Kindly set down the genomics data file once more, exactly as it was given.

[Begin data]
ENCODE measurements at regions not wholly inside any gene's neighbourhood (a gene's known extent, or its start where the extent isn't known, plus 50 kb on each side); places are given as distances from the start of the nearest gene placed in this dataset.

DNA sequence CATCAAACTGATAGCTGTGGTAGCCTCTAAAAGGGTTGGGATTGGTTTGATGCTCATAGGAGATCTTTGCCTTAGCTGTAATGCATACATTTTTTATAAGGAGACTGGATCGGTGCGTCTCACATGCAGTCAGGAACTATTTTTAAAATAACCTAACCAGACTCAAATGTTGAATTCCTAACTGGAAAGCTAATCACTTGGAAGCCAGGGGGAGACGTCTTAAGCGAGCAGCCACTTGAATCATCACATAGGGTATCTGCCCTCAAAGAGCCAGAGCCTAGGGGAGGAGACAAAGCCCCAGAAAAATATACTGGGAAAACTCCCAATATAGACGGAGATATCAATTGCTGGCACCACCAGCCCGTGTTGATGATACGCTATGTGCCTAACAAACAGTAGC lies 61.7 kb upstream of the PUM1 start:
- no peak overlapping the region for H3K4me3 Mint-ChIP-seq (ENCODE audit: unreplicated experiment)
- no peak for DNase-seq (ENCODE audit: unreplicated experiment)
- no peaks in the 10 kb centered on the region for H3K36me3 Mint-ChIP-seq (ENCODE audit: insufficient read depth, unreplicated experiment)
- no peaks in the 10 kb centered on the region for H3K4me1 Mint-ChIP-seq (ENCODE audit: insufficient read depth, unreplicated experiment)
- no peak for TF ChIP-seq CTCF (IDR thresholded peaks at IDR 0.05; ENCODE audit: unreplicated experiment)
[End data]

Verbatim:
ENCODE measurements at regions not wholly inside any gene's neighbourhood (a gene's known extent, or its start where the extent isn't known, plus 50 kb on each side); places are given as distances from the start of the nearest gene placed in this dataset.

DNA sequence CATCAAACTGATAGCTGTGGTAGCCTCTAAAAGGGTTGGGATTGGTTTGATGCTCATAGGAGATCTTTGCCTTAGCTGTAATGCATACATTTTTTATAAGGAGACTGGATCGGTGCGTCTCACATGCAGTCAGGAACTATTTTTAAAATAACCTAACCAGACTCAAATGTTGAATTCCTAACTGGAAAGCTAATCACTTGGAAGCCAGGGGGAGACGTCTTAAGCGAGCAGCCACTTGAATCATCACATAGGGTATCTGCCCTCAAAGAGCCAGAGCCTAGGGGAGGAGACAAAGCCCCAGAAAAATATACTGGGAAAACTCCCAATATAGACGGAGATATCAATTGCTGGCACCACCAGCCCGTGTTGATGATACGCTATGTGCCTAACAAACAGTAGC lies 61.7 kb upstream of the PUM1 start:
- no peak overlapping the region for H3K4me3 Mint-ChIP-seq (ENCODE audit: unreplicated experiment)
- no peak for DNase-seq (ENCODE audit: unreplicated experiment)
- no peaks in the 10 kb centered on the region for H3K36me3 Mint-ChIP-seq (ENCODE audit: insufficient read depth, unreplicated experiment)
- no peaks in the 10 kb centered on the region for H3K4me1 Mint-ChIP-seq (ENCODE audit: insufficient read depth, unreplicated experiment)
- no peak for TF ChIP-seq CTCF (IDR thresholded peaks at IDR 0.05; ENCODE audit: unreplicated experiment)